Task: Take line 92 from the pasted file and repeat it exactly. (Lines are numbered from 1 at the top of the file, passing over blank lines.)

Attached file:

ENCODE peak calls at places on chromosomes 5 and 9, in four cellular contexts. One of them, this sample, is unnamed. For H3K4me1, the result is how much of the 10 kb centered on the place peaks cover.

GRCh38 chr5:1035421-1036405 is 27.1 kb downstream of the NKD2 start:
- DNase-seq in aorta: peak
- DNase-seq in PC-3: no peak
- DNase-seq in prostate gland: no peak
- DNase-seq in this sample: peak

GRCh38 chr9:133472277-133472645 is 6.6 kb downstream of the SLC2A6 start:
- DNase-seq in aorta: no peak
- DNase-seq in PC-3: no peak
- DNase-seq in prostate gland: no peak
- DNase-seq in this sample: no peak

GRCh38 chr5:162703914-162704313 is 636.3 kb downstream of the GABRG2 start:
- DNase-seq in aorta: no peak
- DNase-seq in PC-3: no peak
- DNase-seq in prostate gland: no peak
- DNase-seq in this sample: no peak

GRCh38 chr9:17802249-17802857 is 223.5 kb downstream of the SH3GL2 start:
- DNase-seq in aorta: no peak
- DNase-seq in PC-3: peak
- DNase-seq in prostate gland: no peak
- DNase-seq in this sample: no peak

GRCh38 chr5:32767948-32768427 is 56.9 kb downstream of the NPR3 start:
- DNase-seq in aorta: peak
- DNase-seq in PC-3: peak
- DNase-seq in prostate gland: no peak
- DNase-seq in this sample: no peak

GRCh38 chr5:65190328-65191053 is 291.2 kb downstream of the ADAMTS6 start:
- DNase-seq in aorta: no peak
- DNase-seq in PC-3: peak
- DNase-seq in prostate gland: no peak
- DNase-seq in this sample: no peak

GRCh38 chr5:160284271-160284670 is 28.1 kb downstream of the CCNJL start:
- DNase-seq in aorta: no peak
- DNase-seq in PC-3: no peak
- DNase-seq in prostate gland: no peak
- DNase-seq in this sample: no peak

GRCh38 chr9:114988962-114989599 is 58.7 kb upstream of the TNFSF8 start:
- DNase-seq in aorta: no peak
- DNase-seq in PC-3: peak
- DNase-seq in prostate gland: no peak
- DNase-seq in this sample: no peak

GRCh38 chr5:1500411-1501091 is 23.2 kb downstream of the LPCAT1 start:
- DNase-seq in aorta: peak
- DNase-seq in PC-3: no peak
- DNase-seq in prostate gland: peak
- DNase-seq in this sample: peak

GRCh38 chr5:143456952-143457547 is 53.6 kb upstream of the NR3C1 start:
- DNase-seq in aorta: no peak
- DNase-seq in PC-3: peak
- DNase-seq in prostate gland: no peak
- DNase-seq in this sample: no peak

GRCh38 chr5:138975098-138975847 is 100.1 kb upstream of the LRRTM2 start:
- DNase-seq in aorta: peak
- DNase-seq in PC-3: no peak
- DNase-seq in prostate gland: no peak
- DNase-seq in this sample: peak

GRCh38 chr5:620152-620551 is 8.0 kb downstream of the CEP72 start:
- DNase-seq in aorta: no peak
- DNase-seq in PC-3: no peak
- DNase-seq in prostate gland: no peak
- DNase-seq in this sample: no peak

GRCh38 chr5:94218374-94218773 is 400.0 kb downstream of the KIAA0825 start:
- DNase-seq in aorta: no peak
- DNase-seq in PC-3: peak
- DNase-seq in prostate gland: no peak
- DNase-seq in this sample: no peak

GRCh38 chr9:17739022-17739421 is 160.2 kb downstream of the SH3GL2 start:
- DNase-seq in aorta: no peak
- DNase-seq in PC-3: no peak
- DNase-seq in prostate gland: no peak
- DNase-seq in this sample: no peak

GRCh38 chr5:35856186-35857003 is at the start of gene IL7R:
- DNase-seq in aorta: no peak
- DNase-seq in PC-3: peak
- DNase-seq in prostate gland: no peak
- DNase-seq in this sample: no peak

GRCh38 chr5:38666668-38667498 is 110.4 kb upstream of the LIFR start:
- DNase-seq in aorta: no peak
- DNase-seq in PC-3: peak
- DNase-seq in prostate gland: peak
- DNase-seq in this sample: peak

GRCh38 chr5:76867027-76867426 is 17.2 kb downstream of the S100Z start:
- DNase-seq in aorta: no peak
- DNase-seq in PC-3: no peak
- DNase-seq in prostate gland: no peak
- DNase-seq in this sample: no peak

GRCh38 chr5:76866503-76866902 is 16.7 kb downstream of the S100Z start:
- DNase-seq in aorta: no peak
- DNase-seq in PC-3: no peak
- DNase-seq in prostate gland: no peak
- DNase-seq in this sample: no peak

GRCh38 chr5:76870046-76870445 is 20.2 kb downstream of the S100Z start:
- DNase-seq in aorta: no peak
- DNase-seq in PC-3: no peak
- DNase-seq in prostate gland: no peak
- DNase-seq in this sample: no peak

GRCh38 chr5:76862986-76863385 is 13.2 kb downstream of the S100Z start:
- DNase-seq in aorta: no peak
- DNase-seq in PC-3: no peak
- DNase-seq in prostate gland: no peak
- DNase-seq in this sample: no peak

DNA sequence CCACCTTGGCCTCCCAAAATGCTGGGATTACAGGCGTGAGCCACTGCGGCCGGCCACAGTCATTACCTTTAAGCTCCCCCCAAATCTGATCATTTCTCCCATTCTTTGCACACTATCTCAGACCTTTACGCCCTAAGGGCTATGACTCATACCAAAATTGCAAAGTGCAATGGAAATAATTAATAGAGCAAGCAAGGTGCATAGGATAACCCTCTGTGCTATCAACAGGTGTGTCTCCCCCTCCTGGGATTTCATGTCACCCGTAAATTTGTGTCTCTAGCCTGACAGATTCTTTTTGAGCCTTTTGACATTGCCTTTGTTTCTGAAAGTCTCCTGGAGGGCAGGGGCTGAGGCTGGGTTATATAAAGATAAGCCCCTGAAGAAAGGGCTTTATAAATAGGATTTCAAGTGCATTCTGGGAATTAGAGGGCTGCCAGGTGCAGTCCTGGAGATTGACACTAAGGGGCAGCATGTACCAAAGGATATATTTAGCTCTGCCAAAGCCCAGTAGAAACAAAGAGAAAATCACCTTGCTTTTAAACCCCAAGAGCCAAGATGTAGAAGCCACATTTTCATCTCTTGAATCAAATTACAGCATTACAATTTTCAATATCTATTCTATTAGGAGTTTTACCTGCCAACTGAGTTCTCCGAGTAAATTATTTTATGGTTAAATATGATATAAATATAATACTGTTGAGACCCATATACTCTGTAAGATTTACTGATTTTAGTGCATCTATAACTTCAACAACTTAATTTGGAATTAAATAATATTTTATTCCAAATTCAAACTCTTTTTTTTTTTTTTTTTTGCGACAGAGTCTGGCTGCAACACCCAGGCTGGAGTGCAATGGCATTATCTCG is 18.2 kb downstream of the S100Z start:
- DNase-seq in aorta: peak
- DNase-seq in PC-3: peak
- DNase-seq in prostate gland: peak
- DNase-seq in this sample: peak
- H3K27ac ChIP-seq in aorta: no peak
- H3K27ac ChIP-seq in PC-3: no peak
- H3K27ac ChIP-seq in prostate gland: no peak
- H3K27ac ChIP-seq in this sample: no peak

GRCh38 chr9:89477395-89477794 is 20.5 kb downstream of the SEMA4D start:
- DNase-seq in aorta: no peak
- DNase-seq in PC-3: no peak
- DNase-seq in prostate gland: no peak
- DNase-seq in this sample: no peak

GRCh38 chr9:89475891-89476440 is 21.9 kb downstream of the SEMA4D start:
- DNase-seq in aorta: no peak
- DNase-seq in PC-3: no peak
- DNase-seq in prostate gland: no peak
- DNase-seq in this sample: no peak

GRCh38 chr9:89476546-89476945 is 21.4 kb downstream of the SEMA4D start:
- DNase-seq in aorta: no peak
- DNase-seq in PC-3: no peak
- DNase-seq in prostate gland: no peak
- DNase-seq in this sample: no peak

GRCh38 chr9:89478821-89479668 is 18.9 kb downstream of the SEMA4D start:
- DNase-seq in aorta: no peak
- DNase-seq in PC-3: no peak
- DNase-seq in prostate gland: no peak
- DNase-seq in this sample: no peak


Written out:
GRCh38 chr5:76870046-76870445 is 20.2 kb downstream of the S100Z start: